Fecha de nacimiento:
14 de febrero de 1896
Fecha de fallecimiento:
30 de mayo de 1961

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Werner Richard Heymann
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de Werner Richard Heymann
Werner Richard Heymann (14 February 1896 – 30 May 1961), also known as Werner R. Heymann was a German-Jewish composer active in Germany and in Hollywood.

Early life and education

He was the younger of 4 boys born to a corn merchant. His older brother Walther Heymann who died young wrote expressionistic poems for the magazine Der Sturm published by Herwalth Walden. Werner was a child prodigy, starting to sit at the piano at age 3, receiving violin lessons at age 5, and writing his own compositions at age 8.

He became a member of the Philharmonic at age 12 and presented his first work for orchestra at age 16. His Spring Nocturne For Orchestra was based on one of his brother's texts. Although he had served in the Prussian Army during World War I, he later became involved with the postwar radical politics and pacifism of the Berlin scene. Moving to composing for the stage, he wrote the music for the Ernst Toller play Transformation.

Popular music and film

When the theater impresario Max Reinhardt opened the satirical cabaret Sound And Smoke he became, with Friedrich Hollaender, one of its two main pianists. Later the film producer Erich Pommer introduced him to the UFA studio, where he wrote music that accompanied over a dozen silents, including Faust by F.W. Murnau and Spies by Fritz Lang.

When sound came in, the songs he wrote for the then popular musicals became hits and are the work for which he is most well known today.
Among these films is The Congress Dances, directed by Erik Charell with whom he would work again soon on Caravan in Hollywood, after he had to quickly leave his country, along with other artists, when the National Socialists took power in 1933.

The emigre German director Ernst Lubitsch got him to work on 5 of his classic American comedies. He also scored 2 films by another great comedy director, Preston Sturges. Heymann was an Academy Award nominee four times in the early 1940s.

Later years

After World War II, he returned to Germany where he wrote the music for a stage version of the classic film The Blue Angel in 1952, and was a member of the jury at the 10th Berlin International Film Festival.

His memoirs, recorded on tape during his last years, were published as an autobiography in Germany in 2001. He had once summed up his thoughts thus: "I love my wife, my child, the world, eating, drinking, smoking, driving. I love freedom. I hate dictatorship, godlessness, writing scores, wool next to my skin, and stones in my shoes. I hope for a United States of Europe." A documentary film about his career, So Wie Ein Wunder, featuring his daughter Elisabeth Trautwein, and directed by New German Cinema auteur Helma Sanders-Brahms, was shown on German television in 2012.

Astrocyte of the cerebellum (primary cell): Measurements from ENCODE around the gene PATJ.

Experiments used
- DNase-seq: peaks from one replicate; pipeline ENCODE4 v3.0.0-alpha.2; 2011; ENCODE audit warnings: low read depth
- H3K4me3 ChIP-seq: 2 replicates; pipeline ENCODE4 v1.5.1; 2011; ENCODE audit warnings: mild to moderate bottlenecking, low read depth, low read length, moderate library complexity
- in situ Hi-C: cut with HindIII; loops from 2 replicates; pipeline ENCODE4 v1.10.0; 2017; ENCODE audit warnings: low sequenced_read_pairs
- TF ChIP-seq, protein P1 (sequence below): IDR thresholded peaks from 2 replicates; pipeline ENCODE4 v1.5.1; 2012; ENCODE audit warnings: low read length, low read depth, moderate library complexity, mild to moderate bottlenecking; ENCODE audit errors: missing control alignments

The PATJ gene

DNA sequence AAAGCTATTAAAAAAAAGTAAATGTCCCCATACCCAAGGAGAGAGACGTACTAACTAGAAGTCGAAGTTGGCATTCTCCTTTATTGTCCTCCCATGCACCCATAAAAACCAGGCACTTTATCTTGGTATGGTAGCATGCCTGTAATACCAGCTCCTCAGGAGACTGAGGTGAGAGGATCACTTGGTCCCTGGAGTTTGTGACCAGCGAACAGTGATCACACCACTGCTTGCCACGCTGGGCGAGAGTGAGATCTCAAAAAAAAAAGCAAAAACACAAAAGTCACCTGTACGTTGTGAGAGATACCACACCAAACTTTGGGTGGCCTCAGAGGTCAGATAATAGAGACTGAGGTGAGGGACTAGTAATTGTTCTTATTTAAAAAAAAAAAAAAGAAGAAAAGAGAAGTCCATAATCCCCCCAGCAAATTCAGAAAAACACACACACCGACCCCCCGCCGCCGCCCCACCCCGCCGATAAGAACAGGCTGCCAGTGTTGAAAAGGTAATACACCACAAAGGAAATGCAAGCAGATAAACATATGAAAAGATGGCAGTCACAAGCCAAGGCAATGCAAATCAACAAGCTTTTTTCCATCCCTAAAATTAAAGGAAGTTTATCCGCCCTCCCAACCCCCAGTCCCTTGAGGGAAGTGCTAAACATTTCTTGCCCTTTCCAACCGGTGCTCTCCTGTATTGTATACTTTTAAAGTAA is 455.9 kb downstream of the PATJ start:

Partial filmography

  • The Wooing of Eve (1926)
  • Vienna - Berlin (1926)
  • The Man in the Fire (1926)
  • His Toughest Case (1926)
  • Maytime (1926)
  • A Sister of Six (1926)
  • The White Horse Inn (1926)
  • The Brothers Schellenberg (1926)
  • The Girl on a Swing (1926)
  • The Son of Hannibal (1926)
  • Napoléon (1927)
  • Valencia (1927)
  • A Modern Dubarry (1927)
  • My Aunt, Your Aunt (1927)
  • Aftermath (1927)
  • Eva and the Grasshopper (1927)
  • The Last Waltz (1927)
  • The Great Leap (1927)
  • Spione (1928)
  • Melody of the Heart (1929)
  • Waltz of Love (1930)
  • The Road to Paradise (1930)
  • The Three from the Filling Station (1930)
  • Der Kongreß tanzt (1931)
  • Captain Craddock (1931)
  • Her Grace Commands (1931)
  • Quick (1932)
  • Congress Dances (1932)
  • I by Day, You by Night (1932)
  • A Blonde Dream (1932)
  • Happy Ever After (1932)
  • The Victor (1932)
  • Adorable (1933)
  • Season in Cairo (1933)
  • Early to Bed (1933)
  • Caravan (1934)
  • Angel (1937)
  • Bluebeard's Eighth Wife (1938)
  • Ninotchka (1939)
  • The Shop Around the Corner (1940)
  • One Million B.C. (1940)
  • He Stayed for Breakfast (1940)
  • This Thing Called Love (1940)
  • She Knew All the Answers (1941)
  • Bedtime Story (1941)
  • That Uncertain Feeling (1941)
  • The Wife Takes a Flyer (1942)
  • Flight Lieutenant (1942)
  • To Be or Not to Be (1942)
  • Appointment in Berlin (1943)
  • Hail the Conquering Hero (1944)
  • Mademoiselle Fifi (1944)
  • It's in the Bag! (1945)
  • The Sin of Harold Diddlebock (1947)
  • A Heidelberg Romance (1951)
  • Alraune (1952)
  • The Three from the Filling Station (1955)
  • The Congress Dances (1955)
 El contenido de este artículo ha sido extraído de la Wikipedia en inglés bajo licencia Creative Commons.






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el 15/09/2018

El trovador mexicano Alejandro Filio acaba de lanzar su último disco Trova azul, un disco a guitarras y voz que hoy nos cuenta canción a canción.

Entrevista a Litto Nebbia (I)

por Manel Gausachs el 15/10/2018

Litto Nebbia actuó el pasado 18 de mayo en Barcelona dentro de una pequeña gira española de cuatro conciertos en pequeños locales. Aprovechamos la ocasión para hablar con él poco antes de cumplir los 70. En esta primera entrega de la entrevista, que publicamos en dos partes, hablamos con detalle de seis de los siete discos que ha publicado en estos últimos tres años. Seis obras de géneros muy diferentes que demuestran, una vez más, que Nebbia trasciende los límites del Rock y del relato juvenil que se le adjudicó en sus inicios. En la segunda entrega, que publicaremos próximamente, hablaremos de su faceta como productor, de su nueva autobiografía Mi banda sonora y de lo cerca y lejos que está a la vez entre sí todo el mundo hispánico de la música.



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